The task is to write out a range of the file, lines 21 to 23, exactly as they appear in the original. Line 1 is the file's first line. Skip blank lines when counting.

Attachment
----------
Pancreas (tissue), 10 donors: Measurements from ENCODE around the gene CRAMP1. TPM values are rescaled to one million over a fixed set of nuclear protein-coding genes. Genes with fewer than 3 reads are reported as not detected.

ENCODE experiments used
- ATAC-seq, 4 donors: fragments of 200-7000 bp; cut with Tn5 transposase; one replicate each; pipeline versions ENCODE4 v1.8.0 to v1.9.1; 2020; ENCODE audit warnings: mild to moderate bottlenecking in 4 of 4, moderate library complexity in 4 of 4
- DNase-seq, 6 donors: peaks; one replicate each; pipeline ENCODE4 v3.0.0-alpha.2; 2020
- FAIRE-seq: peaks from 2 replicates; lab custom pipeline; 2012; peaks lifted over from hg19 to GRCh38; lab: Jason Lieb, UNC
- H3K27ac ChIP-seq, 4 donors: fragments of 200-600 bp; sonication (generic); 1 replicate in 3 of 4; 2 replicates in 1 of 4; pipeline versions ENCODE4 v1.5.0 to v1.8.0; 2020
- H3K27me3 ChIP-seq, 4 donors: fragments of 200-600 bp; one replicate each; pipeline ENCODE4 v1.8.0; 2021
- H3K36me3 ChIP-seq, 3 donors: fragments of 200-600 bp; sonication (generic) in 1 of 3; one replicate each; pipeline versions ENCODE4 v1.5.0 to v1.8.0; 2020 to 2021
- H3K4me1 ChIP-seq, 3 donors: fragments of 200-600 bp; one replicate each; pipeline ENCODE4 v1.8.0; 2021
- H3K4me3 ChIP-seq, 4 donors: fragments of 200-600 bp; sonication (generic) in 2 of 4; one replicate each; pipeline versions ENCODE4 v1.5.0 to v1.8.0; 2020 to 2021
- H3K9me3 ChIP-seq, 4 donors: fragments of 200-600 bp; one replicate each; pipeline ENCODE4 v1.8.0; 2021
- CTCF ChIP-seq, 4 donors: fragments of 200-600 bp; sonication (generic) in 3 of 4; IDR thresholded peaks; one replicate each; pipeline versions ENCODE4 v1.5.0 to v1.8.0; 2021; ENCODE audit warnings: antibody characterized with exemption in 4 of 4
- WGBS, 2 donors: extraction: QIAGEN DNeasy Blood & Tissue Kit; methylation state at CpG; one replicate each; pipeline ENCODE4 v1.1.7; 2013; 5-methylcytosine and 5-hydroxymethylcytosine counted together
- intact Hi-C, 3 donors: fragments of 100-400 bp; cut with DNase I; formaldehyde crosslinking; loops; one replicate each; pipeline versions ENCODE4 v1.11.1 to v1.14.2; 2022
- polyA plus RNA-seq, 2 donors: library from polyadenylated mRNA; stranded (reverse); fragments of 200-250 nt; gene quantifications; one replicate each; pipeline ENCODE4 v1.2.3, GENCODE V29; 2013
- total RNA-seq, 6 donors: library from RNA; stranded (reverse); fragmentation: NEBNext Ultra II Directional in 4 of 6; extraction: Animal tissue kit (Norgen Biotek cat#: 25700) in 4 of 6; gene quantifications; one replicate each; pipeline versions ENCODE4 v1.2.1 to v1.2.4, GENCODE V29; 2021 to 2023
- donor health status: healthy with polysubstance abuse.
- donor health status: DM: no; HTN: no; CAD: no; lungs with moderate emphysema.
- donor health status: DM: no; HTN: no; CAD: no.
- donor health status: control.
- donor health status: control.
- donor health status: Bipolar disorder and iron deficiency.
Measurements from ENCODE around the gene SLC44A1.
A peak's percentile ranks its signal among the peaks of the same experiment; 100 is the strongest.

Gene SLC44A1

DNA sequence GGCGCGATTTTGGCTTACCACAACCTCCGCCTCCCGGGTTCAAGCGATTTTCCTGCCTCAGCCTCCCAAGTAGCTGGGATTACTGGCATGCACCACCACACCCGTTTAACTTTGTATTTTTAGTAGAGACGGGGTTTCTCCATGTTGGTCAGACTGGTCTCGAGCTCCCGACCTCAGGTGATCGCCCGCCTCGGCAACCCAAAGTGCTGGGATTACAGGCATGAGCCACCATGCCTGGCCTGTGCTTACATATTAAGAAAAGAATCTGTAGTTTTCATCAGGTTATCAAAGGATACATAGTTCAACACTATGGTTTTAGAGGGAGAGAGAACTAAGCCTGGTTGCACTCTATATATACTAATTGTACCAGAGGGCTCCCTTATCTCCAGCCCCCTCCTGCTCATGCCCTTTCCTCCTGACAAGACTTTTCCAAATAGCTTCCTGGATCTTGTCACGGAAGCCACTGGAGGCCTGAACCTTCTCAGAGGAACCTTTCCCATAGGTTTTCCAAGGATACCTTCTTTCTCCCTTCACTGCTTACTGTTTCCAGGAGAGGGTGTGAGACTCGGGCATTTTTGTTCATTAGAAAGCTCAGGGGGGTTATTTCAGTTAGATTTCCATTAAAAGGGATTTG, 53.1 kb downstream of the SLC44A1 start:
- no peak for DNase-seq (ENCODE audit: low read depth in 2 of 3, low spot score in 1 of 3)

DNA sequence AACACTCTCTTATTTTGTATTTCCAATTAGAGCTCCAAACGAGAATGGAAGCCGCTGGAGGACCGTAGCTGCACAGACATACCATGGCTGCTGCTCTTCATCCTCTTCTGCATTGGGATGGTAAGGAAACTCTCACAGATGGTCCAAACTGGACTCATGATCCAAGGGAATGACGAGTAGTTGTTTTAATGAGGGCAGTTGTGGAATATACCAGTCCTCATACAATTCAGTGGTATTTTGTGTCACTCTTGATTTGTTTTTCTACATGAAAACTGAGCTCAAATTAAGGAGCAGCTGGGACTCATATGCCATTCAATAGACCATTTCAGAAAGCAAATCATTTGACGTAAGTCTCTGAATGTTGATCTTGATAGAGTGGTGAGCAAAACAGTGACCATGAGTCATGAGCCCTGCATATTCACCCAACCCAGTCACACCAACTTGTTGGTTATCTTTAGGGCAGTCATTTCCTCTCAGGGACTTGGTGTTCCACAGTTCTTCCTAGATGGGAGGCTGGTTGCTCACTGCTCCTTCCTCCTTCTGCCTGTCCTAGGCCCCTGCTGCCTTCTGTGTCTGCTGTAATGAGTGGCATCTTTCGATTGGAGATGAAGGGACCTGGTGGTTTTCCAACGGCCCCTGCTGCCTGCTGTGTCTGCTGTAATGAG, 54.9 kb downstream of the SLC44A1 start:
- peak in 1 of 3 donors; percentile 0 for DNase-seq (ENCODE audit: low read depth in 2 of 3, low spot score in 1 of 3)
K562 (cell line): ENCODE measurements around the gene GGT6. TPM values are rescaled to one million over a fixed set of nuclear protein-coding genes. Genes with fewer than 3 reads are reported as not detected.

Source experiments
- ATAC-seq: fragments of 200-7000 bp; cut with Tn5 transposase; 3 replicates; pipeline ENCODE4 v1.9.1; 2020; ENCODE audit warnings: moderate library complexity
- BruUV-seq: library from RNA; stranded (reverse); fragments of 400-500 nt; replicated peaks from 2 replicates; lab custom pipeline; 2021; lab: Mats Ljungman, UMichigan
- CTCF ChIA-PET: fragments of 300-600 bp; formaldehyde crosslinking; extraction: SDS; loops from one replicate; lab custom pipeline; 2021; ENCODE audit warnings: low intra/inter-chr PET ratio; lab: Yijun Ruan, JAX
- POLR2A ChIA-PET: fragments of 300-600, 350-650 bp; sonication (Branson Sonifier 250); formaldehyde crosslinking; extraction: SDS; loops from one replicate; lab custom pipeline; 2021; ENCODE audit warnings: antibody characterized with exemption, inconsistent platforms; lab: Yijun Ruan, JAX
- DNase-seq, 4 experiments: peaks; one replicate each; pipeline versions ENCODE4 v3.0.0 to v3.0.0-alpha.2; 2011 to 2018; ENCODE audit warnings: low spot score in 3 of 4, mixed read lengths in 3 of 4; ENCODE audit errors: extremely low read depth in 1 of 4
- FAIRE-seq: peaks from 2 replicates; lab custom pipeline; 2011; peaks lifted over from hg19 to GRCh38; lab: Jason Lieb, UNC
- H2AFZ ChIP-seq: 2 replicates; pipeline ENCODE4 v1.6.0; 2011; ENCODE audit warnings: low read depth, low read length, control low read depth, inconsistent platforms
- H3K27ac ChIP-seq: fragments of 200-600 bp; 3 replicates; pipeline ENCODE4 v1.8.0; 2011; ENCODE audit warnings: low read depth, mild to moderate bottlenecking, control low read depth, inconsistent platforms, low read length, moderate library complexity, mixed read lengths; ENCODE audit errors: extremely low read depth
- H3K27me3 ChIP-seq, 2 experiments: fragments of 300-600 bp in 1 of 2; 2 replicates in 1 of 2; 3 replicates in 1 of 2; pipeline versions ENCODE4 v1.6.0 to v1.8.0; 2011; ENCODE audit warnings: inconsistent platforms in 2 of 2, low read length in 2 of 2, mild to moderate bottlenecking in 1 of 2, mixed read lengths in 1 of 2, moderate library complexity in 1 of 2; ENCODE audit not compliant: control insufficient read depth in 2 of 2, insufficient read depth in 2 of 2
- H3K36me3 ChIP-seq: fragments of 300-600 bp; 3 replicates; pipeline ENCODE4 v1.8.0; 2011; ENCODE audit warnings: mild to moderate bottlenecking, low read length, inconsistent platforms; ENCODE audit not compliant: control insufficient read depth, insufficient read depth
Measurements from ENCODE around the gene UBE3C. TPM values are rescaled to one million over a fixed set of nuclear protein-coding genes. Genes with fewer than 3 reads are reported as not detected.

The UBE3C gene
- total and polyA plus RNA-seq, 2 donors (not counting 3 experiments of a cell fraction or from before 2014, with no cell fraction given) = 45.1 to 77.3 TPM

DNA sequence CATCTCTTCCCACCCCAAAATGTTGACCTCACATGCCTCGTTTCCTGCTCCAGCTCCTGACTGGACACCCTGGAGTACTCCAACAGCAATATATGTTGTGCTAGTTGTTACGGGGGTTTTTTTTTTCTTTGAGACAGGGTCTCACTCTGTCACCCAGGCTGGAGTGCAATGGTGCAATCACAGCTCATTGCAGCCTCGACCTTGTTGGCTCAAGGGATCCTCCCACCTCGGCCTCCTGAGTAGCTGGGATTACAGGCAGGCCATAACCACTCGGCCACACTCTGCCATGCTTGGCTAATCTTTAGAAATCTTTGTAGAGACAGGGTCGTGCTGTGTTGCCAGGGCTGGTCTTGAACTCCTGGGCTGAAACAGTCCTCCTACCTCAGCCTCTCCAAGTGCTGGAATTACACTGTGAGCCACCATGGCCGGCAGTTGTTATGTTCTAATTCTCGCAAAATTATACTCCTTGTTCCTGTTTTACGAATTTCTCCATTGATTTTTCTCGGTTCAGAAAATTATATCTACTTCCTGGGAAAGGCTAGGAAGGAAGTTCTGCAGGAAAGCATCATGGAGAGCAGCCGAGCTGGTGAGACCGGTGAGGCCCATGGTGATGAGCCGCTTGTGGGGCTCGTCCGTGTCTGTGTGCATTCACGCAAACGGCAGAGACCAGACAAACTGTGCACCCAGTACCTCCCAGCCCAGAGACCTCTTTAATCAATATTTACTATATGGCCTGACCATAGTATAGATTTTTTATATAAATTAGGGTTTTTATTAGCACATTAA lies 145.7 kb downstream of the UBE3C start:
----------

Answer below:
- donor health status: control.
- donor health status: Bipolar disorder and iron deficiency.
Measurements from ENCODE around the gene SLC44A1.